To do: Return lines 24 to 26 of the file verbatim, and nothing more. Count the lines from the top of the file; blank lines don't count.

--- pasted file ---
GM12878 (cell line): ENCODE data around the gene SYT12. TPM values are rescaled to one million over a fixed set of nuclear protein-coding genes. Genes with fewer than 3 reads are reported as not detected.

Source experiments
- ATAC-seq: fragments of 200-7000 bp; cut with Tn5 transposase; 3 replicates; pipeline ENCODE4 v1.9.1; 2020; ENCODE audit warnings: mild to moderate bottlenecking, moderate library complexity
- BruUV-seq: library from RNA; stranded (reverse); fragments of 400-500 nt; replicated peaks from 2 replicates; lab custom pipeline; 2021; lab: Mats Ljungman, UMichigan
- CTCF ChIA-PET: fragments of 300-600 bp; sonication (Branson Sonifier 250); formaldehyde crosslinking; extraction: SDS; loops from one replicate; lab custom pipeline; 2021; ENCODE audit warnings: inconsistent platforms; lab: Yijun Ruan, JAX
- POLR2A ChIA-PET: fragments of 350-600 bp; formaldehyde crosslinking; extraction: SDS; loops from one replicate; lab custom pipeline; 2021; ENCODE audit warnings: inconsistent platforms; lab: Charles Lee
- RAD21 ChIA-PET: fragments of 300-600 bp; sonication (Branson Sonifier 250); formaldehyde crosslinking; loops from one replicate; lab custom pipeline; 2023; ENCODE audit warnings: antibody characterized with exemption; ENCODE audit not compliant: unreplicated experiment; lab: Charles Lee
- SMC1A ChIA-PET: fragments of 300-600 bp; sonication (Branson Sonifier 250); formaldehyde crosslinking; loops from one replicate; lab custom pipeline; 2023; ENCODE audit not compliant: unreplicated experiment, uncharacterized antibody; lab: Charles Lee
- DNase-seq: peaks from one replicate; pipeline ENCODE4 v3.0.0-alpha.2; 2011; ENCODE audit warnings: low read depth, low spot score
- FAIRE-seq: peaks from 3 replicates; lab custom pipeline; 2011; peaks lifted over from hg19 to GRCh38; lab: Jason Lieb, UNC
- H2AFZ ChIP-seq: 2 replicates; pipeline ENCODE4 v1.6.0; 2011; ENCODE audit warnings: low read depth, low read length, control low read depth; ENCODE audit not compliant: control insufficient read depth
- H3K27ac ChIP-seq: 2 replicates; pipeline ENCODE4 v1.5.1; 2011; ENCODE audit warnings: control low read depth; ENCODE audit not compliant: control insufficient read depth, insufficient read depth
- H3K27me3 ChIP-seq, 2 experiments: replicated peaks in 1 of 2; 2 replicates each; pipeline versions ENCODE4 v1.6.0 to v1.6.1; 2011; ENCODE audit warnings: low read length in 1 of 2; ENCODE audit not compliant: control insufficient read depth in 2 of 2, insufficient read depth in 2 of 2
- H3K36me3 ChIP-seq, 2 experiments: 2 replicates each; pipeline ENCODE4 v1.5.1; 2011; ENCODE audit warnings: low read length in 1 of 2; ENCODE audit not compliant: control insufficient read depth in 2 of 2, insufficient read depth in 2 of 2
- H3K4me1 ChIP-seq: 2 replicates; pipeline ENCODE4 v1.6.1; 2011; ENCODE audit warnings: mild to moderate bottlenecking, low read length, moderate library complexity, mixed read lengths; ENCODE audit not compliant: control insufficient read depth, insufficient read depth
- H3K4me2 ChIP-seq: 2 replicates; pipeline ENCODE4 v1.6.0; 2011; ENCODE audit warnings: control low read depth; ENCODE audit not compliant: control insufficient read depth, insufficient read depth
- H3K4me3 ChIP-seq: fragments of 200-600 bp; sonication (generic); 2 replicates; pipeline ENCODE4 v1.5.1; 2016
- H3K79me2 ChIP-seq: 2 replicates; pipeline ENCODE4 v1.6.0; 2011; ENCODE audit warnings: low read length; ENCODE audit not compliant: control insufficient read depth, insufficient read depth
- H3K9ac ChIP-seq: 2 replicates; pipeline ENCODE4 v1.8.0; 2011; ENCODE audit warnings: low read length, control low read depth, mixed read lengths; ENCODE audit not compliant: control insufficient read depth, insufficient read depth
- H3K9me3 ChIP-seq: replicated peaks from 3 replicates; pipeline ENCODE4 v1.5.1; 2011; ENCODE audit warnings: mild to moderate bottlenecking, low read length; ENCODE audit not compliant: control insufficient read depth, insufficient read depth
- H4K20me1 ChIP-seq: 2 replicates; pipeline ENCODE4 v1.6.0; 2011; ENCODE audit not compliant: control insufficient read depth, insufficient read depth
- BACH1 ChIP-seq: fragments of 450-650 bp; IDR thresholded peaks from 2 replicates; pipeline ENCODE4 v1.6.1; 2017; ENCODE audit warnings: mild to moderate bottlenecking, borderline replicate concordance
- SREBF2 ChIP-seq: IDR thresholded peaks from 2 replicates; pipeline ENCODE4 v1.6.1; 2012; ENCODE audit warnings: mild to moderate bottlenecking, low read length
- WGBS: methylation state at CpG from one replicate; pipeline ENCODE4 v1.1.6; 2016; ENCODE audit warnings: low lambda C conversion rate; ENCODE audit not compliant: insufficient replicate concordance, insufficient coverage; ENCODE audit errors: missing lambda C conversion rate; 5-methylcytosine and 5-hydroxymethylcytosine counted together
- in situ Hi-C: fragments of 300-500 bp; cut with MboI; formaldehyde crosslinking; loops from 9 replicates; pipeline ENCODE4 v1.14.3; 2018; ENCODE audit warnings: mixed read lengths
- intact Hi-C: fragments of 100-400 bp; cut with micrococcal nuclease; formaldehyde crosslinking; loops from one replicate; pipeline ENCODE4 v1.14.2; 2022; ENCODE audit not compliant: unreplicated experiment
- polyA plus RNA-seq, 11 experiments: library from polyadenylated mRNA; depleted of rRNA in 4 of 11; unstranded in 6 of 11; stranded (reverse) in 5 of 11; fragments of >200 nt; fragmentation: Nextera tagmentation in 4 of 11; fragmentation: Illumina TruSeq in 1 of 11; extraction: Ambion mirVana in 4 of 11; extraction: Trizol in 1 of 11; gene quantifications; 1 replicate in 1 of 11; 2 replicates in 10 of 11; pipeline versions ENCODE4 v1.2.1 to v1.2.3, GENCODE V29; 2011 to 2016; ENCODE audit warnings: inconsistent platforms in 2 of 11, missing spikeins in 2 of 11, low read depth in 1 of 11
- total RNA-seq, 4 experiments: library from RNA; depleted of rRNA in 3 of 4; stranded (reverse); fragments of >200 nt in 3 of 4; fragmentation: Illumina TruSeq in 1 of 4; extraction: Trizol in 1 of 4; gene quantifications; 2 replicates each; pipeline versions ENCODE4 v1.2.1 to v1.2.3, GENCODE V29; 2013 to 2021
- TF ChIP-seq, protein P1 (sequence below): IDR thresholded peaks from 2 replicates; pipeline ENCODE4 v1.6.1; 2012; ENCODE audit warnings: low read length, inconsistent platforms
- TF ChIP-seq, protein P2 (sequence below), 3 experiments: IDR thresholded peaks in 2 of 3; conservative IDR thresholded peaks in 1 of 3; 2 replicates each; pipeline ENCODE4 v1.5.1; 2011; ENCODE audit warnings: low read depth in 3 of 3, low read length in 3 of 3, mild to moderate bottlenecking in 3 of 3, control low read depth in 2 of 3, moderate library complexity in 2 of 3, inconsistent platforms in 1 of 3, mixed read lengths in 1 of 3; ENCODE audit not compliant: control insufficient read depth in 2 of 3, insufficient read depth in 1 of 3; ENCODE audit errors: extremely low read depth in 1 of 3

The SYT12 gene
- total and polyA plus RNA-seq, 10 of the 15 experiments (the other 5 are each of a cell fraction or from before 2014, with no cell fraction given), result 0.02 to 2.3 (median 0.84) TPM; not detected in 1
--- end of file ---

- WGBS: methylation state at CpG from one replicate; pipeline ENCODE4 v1.1.6; 2016; ENCODE audit warnings: low lambda C conversion rate; ENCODE audit not compliant: insufficient replicate concordance, insufficient coverage; ENCODE audit errors: missing lambda C conversion rate; 5-methylcytosine and 5-hydroxymethylcytosine counted together
- in situ Hi-C: fragments of 300-500 bp; cut with MboI; formaldehyde crosslinking; loops from 9 replicates; pipeline ENCODE4 v1.14.3; 2018; ENCODE audit warnings: mixed read lengths
- intact Hi-C: fragments of 100-400 bp; cut with micrococcal nuclease; formaldehyde crosslinking; loops from one replicate; pipeline ENCODE4 v1.14.2; 2022; ENCODE audit not compliant: unreplicated experiment